And that is proper risk management hygiene.  The remainder of this newsletter is about why such hygiene is so difficult.

Going All-In

Today is a good day to die!
~  Sioux battle-cry, Dakotas

The phrase above is the translation of a Sioux battle-cry documented during the Battle of Little Bighorn in 1876, in which General Custer and 268 of his troops were killed by Sioux, Cheyenne, and Arapaho warriors.  The Sioux source phrase is more accurately translated, “I am ready for whatever comes.”  Such an attitude actually improves short-term performance by reducing performance anxiety, but long-term it sets up a dangerous precedent.

Since before the Battle of Little Bighorn to today, American culture has celebrated the risk-takers with the courage to go “all-in.”  This act of heroism – when it succeeds – creates legends, yet when it fails (and often even after it succeeds), it ultimately ends in devastating setbacks.  Taking an irreversible risk is like playing Russian Roulette.  When we succeed, we learn that we’re invincible and are more likely to do it again.  When we fail…

In the Superbowl being played today, the players are risking serious injury including concussive brain damage (mild traumatic brain injury) to win the game.  Of course, that risk is their conscious choice.  Based on the statistics of life outcomes of NFL players, that choice is of debatable wisdom.  According to a Sports Illustrated survey within two years of retirement, 78 percent of NFL players are bankrupt or in severe financial distress.

Forget about winning and losing; forget about pride and pain. Let your opponent graze your skin and you smash into his flesh; let him smash into your flesh and you fracture his bones; let him fracture your bones and you take his life. Do not be concerned with escaping safely… lay your life before him.
~ Bruce Lee

Bruce Lee is a hero and an icon, and he took big risks.  Like the NFL players, taking out-sized risks fueled his ascent.  Yet while this attitude may help win some important battles, if it is not used judiciously (and it almost never is), it often leads to a blow-up. A forensic scientist reviewing Lee’s cause of premature death declared it, “death by misadventure.”

So if all-in risk-taking is problematic, then what is the preferred alternative?

Cultivating Humility

One of the more interesting results from our online personality tests, taken by more than 25,000 people, is that the best investors are humble.  They honestly don’t see themselves as more skilled than others.  As a result, they are more attentive to risks and take time to learn how to improve themselves.

Overconfident investors do not take the time to look for potential threats, because they see themselves as adequately skilled to handle danger.  Humble investors recognize they may be wrong, and they make efforts to limit their downside.

Returning to Drobny’s interview of Jim Leitner, Leitner notes, “…I’m really humble about my ignorance. I truly feel that I’m ignorant despite having made enormous amounts of money.”  Leitner approaches investing as an intellectual game, one that he loves to play. Leitner describes his favorite trade as one in which he made one tick overnight on the Swiss franc by relying on his wits, “…My wife still remembers me jumping up and down in the middle of the night screaming ‘I did it? I did it? … It was the most phenomenal feeling of control and creativity all coming together.”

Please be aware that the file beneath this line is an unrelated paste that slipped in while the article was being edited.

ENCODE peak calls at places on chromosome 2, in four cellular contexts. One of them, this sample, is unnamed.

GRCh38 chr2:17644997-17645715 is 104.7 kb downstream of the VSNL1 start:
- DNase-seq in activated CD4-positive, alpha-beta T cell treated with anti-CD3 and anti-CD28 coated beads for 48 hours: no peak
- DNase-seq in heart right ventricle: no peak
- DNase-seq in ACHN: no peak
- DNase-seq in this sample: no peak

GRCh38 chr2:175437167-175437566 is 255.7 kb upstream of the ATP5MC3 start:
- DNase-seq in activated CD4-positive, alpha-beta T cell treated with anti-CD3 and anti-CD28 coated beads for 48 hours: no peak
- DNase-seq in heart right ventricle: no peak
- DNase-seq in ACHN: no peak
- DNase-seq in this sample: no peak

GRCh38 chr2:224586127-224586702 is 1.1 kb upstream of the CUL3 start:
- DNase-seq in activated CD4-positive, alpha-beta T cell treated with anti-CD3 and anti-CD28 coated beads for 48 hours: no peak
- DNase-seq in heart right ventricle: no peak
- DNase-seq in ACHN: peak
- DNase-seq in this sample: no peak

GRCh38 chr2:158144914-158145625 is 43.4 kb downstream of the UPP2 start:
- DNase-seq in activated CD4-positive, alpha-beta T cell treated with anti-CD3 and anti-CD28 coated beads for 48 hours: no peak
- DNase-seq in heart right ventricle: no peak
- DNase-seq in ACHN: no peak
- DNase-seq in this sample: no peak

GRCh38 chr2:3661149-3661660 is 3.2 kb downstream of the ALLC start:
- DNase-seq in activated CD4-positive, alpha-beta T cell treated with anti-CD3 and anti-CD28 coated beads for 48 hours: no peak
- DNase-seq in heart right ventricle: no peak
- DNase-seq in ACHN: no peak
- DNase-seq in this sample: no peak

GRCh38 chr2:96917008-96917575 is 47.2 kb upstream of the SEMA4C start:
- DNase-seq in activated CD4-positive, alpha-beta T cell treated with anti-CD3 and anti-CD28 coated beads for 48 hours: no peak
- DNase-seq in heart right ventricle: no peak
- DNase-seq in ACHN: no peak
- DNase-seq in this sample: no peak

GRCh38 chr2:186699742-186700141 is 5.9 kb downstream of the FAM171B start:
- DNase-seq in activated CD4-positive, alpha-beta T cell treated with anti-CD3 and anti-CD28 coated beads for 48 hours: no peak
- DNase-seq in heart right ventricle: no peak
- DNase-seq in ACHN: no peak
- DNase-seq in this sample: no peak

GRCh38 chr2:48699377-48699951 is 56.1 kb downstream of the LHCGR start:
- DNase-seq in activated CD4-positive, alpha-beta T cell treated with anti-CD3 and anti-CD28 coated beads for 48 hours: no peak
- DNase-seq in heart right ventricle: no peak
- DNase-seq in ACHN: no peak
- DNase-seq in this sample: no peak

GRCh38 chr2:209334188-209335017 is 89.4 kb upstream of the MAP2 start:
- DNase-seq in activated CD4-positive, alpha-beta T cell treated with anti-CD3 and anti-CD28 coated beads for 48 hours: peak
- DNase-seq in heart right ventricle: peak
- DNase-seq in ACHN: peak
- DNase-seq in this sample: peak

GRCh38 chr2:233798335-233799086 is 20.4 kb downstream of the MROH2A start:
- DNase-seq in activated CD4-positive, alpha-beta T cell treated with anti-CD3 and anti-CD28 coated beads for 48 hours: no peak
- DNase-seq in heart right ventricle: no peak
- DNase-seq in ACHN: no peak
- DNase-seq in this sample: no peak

The humble recognize that they may be wrong.  They have less need to protect their egos.  As a result, they have less fear of looking at what might go wrong in the future.

Via Negativa

[I]n practice it is the negative that’s used by the pros, those selected by evolution: chess grandmasters usually win by not losing; people become rich by not going bust (particularly when others do); religions are mostly about interdicts; the learning of life is about what to avoid. You reduce most of your personal risks of accident thanks to a small number of measures.
~ Nassim Taleb, Antifragile

Taleb notes that “we know a lot more about what is wrong than what is right.”  Such negative knowledge is more robust than positive knowledge.  It is easier for something we know to fail than it is for something we know that isn’t so to succeed.

As a mental process, the search for potential risks should be easier than the identification of opportunities.  Yet once we see potential rewards, the loss avoidance system in our brain declines in activity.  As a result, we become biologically less able to perceive risks.  In order to reverse this cognitive bias, we must make a conscious effort to look for the negative and play the Devil’s Advocate.

Tapping the Power of Losing

To others, being wrong is a source of shame. To me, recognizing my mistakes is a source of pride. Once we realize that imperfect understanding is the human condition, there’s no shame in being wrong, only in failing to correct our mistakes.
~George Soros

In many fields, failure is a price of doing business.  Witness the successive setbacks of Abraham Lincoln as he made his way to the presidency.  Yet, Lincoln’s failures were all manageable, and none were irreversible.  In fact, political failure if often a prelude to success.  For financial failure, the equation is different.

In order to immunize yourself to losses, it’s important to start by approaching past losses like an objective investigator.  In medicine this is called a morbidity and mortality report, in which everyone on the medical team objectively looks at a medical error to understand what – if anything – could have been done differently.  Judgmentalism is not helpful during this exercise, because it’s impossible to learn while in an accusatory state of mind.